Specifically, in evaluating the issue of whether a plaintiff knew or should have known that she had been abused, we have considered the following factors: the age of the plaintiff at the time of the abuse; contemporaneous disclosures to others suggestive of the abuse; the plaintiff's feelings, such as sadness or depression, at the time of the abusive incidents or at the end of the abusive relationship; whether the plaintiff attempted to escape to a new location away from the abuser; whether the plaintiff claims to have never forgotten about the abuse; and the development of problems, such as drug use, after the abuse. See, e.g., id., at 156-57 (affirming summary judgment for defendants when plaintiff was between eighteen to nineteen years old at time of abuse, felt sense of loss after her relationship with abuser ended, "never forgot" about abuse, and told her husband and therapist about it); S.E. v. Shattuck-St. Mary's Sch., 533 N.W.2d 628 (Minn. App. 1995) (plaintiff was fourteen years old at time of abuse, cried after each abusive incident, began receiving poor grades, developed alcohol problems, ran away to avoid going to school where abuser taught, was institutionalized and "never forgot" abuse), review denied (Minn. Aug. 30, 1995); Green v. Sawdey, 529 N.W.2d 520 (Minn. App. 1995) (plaintiff's behavior changed negatively after abusive relationship ended, and she disclosed abuse to fiancé), review denied (Minn. June 14, 1995); Roe v. Archdiocese of St. Paul & Minneapolis, 518 N.W.2d 629 (Minn. App. 1994) (plaintiff was abused for two years beginning at age eighteen, made contemporaneous disclosures, felt abused and abandoned when relationship ended, and moved to another state afterwards in order "to get away" from abuser), review denied (Minn. Aug. 24, 1994); ABC v. Archdiocese of St. Paul & Minneapolis, 513 N.W.2d 482, 486-87 (Minn. App. 1994) (plaintiff frequently cried after incidents of abuse, made contemporaneous disclosures to others, experienced sadness and depression after relationship ended, and was between ages fifteen and twenty-six when abuse occurred).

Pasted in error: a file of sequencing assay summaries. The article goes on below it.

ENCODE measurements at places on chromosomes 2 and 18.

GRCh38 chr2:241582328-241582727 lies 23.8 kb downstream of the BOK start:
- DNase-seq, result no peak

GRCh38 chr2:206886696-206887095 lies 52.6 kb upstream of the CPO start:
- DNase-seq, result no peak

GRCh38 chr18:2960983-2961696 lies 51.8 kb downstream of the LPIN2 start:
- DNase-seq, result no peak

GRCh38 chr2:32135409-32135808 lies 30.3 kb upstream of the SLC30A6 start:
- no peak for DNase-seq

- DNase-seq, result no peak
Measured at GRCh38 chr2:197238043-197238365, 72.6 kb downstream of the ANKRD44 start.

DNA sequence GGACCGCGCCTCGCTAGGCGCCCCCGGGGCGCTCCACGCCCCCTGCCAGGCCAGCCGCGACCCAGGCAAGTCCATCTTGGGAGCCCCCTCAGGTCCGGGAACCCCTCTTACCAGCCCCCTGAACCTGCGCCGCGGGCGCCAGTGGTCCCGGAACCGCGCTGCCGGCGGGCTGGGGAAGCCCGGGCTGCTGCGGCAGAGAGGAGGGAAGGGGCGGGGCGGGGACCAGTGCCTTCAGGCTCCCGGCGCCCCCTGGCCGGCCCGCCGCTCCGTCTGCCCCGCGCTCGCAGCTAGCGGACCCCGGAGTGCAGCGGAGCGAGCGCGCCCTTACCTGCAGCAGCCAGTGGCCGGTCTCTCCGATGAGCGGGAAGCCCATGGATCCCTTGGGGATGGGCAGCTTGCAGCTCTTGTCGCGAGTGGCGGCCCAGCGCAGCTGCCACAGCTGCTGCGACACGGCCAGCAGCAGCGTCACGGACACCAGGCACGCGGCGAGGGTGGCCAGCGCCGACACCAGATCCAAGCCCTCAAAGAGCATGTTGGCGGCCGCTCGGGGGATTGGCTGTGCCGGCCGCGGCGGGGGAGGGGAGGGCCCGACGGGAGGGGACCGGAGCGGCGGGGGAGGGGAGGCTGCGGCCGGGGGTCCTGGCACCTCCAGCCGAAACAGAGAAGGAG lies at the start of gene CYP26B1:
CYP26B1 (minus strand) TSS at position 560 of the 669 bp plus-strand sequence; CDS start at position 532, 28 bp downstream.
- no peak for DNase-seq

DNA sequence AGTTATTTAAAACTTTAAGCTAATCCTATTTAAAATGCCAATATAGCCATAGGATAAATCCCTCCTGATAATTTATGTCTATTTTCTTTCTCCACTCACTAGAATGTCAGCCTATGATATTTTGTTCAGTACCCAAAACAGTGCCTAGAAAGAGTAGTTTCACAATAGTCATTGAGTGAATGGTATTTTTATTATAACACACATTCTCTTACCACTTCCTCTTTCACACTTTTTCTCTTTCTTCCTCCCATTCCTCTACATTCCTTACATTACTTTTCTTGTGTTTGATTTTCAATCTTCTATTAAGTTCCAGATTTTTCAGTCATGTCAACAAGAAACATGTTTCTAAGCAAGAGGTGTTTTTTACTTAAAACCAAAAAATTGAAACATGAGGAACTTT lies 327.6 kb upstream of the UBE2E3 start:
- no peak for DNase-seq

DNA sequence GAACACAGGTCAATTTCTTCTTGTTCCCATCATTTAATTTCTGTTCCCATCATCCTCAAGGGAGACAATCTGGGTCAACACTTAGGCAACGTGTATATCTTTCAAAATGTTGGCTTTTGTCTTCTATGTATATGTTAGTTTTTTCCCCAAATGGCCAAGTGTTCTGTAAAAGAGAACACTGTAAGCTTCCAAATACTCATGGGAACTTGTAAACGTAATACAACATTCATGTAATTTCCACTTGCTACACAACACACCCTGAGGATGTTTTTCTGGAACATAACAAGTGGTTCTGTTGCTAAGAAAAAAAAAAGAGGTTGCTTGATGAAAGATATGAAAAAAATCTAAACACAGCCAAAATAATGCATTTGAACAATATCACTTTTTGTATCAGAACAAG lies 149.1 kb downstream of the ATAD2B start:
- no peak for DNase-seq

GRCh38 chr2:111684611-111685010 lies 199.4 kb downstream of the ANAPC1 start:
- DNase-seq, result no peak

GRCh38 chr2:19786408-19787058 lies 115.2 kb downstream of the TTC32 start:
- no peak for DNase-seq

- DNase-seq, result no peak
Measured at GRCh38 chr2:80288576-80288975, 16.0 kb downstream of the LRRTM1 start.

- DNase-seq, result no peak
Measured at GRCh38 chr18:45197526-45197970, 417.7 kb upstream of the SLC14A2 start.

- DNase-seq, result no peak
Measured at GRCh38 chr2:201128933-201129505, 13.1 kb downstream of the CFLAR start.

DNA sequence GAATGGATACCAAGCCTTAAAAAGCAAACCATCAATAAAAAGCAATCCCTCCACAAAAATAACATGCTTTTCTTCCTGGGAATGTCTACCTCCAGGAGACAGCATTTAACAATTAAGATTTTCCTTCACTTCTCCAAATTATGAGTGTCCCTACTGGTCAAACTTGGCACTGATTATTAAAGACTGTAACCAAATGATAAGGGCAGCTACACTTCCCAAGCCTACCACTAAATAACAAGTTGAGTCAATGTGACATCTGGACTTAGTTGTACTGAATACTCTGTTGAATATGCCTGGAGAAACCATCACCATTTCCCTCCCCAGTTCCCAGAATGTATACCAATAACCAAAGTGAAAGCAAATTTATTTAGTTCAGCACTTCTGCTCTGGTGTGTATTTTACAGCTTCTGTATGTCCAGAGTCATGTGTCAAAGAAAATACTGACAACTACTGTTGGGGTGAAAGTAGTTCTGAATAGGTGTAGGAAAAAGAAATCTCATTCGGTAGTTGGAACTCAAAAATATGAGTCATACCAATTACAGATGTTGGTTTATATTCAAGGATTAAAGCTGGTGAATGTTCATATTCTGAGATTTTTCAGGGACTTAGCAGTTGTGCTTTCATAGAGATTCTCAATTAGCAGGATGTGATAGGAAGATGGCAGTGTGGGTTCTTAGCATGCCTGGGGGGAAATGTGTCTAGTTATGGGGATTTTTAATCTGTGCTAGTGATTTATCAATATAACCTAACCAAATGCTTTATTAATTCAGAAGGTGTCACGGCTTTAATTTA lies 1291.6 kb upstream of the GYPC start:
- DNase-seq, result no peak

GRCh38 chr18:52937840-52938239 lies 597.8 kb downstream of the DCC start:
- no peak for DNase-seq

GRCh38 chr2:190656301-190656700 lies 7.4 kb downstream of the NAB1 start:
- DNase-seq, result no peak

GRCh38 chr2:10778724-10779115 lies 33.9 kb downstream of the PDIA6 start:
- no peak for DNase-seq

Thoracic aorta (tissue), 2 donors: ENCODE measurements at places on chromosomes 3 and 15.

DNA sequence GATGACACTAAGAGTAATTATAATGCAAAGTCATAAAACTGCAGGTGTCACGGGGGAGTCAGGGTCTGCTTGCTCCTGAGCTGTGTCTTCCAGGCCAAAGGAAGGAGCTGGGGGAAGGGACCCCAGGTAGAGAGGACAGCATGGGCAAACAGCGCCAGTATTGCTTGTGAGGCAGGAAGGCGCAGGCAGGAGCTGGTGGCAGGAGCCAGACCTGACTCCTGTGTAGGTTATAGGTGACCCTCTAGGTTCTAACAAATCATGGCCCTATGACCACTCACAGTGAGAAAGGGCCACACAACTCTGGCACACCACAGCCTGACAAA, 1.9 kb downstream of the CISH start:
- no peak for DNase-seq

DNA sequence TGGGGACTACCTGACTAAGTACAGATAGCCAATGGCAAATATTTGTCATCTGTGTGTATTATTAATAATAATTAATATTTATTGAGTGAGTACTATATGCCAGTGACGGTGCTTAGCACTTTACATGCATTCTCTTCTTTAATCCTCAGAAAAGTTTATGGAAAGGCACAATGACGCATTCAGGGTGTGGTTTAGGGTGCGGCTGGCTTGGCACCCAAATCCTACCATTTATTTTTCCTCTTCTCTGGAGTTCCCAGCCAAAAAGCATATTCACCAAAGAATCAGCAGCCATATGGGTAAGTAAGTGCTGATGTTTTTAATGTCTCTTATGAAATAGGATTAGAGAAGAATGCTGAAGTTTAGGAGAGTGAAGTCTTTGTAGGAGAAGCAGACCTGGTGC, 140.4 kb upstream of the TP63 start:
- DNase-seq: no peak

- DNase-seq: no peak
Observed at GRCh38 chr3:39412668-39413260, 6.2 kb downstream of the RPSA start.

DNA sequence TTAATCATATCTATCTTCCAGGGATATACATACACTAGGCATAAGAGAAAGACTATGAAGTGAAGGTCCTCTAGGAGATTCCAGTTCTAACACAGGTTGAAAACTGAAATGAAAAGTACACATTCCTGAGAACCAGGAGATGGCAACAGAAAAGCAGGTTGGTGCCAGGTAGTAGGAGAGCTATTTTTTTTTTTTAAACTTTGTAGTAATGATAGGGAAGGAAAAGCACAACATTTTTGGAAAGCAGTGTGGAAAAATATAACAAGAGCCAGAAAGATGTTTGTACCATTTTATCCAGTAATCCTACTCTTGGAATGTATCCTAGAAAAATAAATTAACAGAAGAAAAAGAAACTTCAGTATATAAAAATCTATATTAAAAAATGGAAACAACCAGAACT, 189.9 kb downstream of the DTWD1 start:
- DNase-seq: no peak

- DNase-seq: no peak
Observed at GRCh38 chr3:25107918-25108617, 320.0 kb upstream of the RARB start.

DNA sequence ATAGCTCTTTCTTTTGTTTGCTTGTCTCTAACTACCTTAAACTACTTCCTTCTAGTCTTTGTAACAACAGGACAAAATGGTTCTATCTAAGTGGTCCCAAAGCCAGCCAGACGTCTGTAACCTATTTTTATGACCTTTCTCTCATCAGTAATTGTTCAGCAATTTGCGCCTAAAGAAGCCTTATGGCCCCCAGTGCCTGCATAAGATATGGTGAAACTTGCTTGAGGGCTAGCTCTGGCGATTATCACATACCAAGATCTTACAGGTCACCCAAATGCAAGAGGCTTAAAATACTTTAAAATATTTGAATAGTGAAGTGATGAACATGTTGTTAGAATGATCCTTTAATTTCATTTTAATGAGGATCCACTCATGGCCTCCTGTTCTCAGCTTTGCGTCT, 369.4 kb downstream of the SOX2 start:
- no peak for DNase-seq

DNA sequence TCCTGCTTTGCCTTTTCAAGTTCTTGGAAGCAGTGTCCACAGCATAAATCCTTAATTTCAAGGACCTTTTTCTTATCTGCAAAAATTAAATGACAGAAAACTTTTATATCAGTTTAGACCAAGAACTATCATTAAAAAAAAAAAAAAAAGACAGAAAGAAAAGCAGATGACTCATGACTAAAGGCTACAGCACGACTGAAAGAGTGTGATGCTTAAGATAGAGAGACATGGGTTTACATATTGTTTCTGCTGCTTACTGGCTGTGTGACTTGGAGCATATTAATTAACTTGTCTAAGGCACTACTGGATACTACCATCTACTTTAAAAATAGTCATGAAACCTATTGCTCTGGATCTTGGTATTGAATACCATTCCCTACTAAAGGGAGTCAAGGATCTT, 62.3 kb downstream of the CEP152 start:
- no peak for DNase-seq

Examining these considerations in W.J.L.'s case, we conclude that the evidence relating to when W.J.L. knew or should have known that she had been sexually abused is not sufficiently conclusive to support summary judgment under the delayed discovery statute. In particular the evidence fails to demonstrate that W.J.L. disclosed the abuse to anyone at the time it occurred or prior to her therapy sessions in 1992 or that W.J.L. moved to California to escape from Bugge rather than to take advantage of a tennis scholarship. Nor is there evidence to show that W.J.L. experienced depression or sadness contemporaneously with the abuse or immediately following the end of her relationship with Bugge. Although W.J.L.'s medical records indicate that by the 1990s she was able to remember that she had felt as though she had "died" from the abuse and had been betrayed by Bugge, these statements reflect her present assessment of her past emotional response and do not support a finding that, as a matter of law, W.J.L. comprehended the abuse before February 1989.

Because there is a genuine issue as to when W.J.L. knew or should have known that she had been abused, we remand her claims against Bugge for further proceedings in the district court.

Bugge, Kemppainen, and the school district have filed motions to strike from the record on appeal an affidavit from one of W.J.L.'s experts because it was not part of the district court file. W.J.L. concedes that the phrasing of her expert psychologist's opinion in the supplemental affidavit--that W.J.L. should not have known that she was abused until time had passed and she had undergone therapy--was structured to conform to the language used in Blackowiak, which the supreme court decided three days before the district court issued its decision in this case. W.J.L. did not attempt to submit her supplemental affidavit until November 1996, at the time she filed her reply brief on appeal.